Republicans are fast becoming the party of old, white, crotchety men. As their supporters inexorably totter towards mortality, and as the rest of the country gets more Asian, Latino and less pale, the GOP's long-term electoral fortunes look increasingly dire. With demographic apocalypse looming, the GOP has a couple of choices. They could try to appeal to people who are not quite so old, quite so white, or quite so crotchety. Or, alternatively, they could embrace their crotchetiness in an apotheosis of senile spleen and cloistered resentment.
Naomi Schaefer Riley is not the first to plump for the second. Still, her recent article on the evils of professor activism is an inventive variation on the theme. Riley's article harkens back to the (of course, apocryphal) good old days of the late 19th century, when university professors didn't muck about in politics, but just taught their kids the basics of a humanities education. She concludes with this stirring call to abandon the barricades:
"Students have only a limited amount of time in which to learn the great foundations of an undergraduate education—and the rest of their lives to become agitators."
The assumption is that education has nothing to do with political engagement. Apparently there is some sort of pragmatic, value-free undergraduate experience which can be imparted to our youth, allowing them to fit comfortably into their apportioned lifetime cubicle without ever standing up to look over the little cardboard divider. One does wonder, though what exactly these "foundations of undergraduate education" look like, exactly. Are we supposed to read Dickens while carefully ignoring his blatant attacks on injustice? Are we supposed to study the Civil War without considering what it means for racial relations today? Do the earth sciences have no implications for the global warming debate? Is economics irrelevant to policy decision making? Admittedly, mathematics can often be portioned off from social or political issues—but I can't imagine that Riley is calling for a curriculum consisting entirely of calculus.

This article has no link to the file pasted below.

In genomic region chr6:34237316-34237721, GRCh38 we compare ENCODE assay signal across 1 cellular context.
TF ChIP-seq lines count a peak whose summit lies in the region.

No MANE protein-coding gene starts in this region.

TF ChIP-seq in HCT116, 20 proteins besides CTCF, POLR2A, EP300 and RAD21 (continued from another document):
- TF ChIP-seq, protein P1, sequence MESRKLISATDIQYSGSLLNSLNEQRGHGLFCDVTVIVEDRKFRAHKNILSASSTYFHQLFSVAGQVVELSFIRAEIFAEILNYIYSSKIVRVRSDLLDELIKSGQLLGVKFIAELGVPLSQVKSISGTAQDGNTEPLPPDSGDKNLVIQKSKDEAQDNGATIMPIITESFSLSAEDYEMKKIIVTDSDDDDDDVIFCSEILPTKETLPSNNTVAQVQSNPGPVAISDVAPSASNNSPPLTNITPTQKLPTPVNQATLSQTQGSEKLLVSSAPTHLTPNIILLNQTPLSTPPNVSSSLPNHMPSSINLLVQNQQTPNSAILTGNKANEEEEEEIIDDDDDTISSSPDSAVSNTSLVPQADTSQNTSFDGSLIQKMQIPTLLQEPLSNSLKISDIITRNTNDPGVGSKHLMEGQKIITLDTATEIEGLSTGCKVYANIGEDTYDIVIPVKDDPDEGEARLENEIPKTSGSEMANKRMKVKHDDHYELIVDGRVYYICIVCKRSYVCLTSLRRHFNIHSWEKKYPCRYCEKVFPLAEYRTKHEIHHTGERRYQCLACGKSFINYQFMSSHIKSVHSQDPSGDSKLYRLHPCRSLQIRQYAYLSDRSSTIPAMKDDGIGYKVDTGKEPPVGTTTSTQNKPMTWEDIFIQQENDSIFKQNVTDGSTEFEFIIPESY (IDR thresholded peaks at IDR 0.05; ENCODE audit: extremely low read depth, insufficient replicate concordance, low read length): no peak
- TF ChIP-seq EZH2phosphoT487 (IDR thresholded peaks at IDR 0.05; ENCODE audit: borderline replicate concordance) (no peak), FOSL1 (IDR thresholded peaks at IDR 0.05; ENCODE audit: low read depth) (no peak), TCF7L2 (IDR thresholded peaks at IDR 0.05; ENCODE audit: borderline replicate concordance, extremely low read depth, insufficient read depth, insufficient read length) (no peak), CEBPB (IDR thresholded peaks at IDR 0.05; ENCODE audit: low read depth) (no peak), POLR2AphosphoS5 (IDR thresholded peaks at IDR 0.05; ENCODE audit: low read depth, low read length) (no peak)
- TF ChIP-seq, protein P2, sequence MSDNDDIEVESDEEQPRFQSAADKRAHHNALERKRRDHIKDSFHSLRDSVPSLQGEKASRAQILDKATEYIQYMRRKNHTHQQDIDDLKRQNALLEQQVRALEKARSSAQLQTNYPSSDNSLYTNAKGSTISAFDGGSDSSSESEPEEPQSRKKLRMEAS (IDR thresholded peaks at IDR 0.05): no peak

No doubt Riley would argue that you can study political topics without actually engaging in politics. You can just read over the different positions objectively, carefully not committing yourself to one view or the other. Students will have plenty of time later to care about ideas and the world around them. Right now, they're too young to think or act. They need to just sit there like sponges. Bored, immobile, docile sponges.
The truth is that when Riley says that students will have plenty of time to be activists later, what she really means is that she doesn't want them to be activists at all. She laments that students aren't learning the basics, but the rest of the piece betrays her real interests. If she cared about the students' educational failings, she'd focus on their educational failings—what they aren't learning, what they should learn, and how the activism gets in the way.
But instead, she engages in that long conservative tradition known as "red-baiting." She sneers at women's studies and black studies departments for their sinister commitment to social justice. And in article’s opening, she speaks approvingly of Republican efforts to intimidate professors at state universities by demanding to see the contents of their university email accounts. The concern for undergraduates thus quickly reveals itself as a heartfelt wish to silence those with liberal political views.
I certainly agree with Riley that there are problems with American college education. It does seem silly to claim that those problems will be solved by making the university more insular and less relevant. But then, I don't see young people as the enemy.
Riley's piece, on the other hand, reeks of a condescension born of fear. Students, she assures us, are not ready for politics; they're too dumb, too in need of guidance. It's the same tired arguments you always hear whenever a marginalized group attempts to make its voice heard. Riley may claim that she is speaking against professors on behalf of students, but the fact is that contempt for teachers, at whatever level, is part and parcel of the contempt for those they teach. Riley doesn't want students to learn fundamentals; she wants them to quietly acquiesce in the plans of their elders and betters. For young voters, then, conservative pundits offer condescension and barely concealed bile. We'll see how successful that is as a political strategy over the next few decades.